According to the FDIC, in the almost two-year period of 2007 and 2008, 15 banks failed. Similarly, during Clinton's last two years in office, 1999 and 2000, 15 banks also failed. In the recession-free years of 1988 and 1989, there were 1,004 bank failures. And since the Great Depression, the average number of yearly bank failures has been 94.
This exposes the failure of capitalism!
What do you say we actually try capitalism, where private actors reap rewards and assume the risk? "Capitalism," says Kenneth Minogue, professor emeritus at the London School of Economics, "is what people do if you leave them alone." People want "hands off" until, that is, they want "hands on." People want homes, many preferring that option even when renting may be more prudent. Many want rent control to shield them from leasing at fair market rates. Democratic presidential candidate Barack Obama promises "world-class" education -- with taxpayers paying for it. And the federal government, in dramatic contradiction with the limited-government intention of the Constitution, involves itself in health care, guaranteeing private-sector retirement accounts, disaster relief, welfare, unemployment compensation benefits, retirement benefits, etc.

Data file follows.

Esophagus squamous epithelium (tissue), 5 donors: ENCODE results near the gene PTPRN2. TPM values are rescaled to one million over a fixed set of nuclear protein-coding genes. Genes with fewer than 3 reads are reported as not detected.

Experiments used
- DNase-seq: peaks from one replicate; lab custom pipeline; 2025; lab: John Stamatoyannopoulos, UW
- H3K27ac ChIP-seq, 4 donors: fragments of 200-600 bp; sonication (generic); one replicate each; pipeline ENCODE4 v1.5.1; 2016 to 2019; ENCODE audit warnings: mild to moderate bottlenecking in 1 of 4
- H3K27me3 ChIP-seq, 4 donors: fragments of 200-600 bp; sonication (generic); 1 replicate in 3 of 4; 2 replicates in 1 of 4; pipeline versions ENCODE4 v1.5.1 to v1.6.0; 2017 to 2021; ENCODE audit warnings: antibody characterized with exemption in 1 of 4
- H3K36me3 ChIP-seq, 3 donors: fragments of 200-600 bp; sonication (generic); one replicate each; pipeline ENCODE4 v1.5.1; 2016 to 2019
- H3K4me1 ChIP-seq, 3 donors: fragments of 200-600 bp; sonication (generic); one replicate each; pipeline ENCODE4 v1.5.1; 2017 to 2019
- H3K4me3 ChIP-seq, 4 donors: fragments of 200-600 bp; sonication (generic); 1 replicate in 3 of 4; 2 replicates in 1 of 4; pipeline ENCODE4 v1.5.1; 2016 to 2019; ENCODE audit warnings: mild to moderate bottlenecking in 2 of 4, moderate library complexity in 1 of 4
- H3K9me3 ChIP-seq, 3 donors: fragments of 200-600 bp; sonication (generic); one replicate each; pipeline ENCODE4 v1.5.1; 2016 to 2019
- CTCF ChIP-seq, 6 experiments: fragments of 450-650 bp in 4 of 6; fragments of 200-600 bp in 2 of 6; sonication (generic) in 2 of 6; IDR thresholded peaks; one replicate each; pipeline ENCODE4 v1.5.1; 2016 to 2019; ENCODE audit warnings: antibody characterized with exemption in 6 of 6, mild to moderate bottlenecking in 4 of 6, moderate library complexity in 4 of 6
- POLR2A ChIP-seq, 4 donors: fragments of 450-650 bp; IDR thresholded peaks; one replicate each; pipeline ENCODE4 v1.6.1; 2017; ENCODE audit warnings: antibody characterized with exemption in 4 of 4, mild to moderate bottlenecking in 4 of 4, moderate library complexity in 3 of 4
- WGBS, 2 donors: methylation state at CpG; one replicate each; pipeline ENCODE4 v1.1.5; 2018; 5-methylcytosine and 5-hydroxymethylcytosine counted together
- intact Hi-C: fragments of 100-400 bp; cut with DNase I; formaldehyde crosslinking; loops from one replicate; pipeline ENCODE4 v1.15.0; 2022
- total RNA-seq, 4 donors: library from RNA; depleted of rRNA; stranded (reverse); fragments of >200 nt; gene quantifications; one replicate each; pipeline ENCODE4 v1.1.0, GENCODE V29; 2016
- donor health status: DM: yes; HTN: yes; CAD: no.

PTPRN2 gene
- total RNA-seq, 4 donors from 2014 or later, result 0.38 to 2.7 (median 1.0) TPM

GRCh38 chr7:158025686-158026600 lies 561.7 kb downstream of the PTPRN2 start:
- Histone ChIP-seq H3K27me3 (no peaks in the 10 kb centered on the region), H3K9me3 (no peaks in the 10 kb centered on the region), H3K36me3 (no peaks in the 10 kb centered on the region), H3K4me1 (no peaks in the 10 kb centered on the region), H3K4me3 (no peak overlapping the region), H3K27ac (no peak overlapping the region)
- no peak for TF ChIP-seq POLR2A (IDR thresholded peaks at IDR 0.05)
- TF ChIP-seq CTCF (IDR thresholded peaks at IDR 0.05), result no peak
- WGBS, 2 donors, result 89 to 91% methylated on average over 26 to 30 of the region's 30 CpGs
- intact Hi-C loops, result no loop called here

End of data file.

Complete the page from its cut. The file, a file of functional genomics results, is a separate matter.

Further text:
The Federal Reserve Bank, in effect, prints money to pay for things that voters demand -- but their taxes cannot cover. The proposed bailout of financial institutions enables the Fed to create hundreds of billions of dollars out of thin air. The cost is greater inflation -- a stealth tax on us all.
Government, meanwhile, grows and grows.
In 1930, before Franklin Delano Roosevelt's New Deal, taxpayers paid about 12 percent of their income to all three levels of government -- state, local and federal. Today we pay approximately 40 percent -- even more if you attach a value to unfunded mandates, such as those issued by agencies such as OSHA.
So, yes, our recent financial turmoil does suggest failure -- a failure to truly practice capitalism and a failure to accept and believe in the value, appropriateness and morality of a limited government and maximum personal responsibility.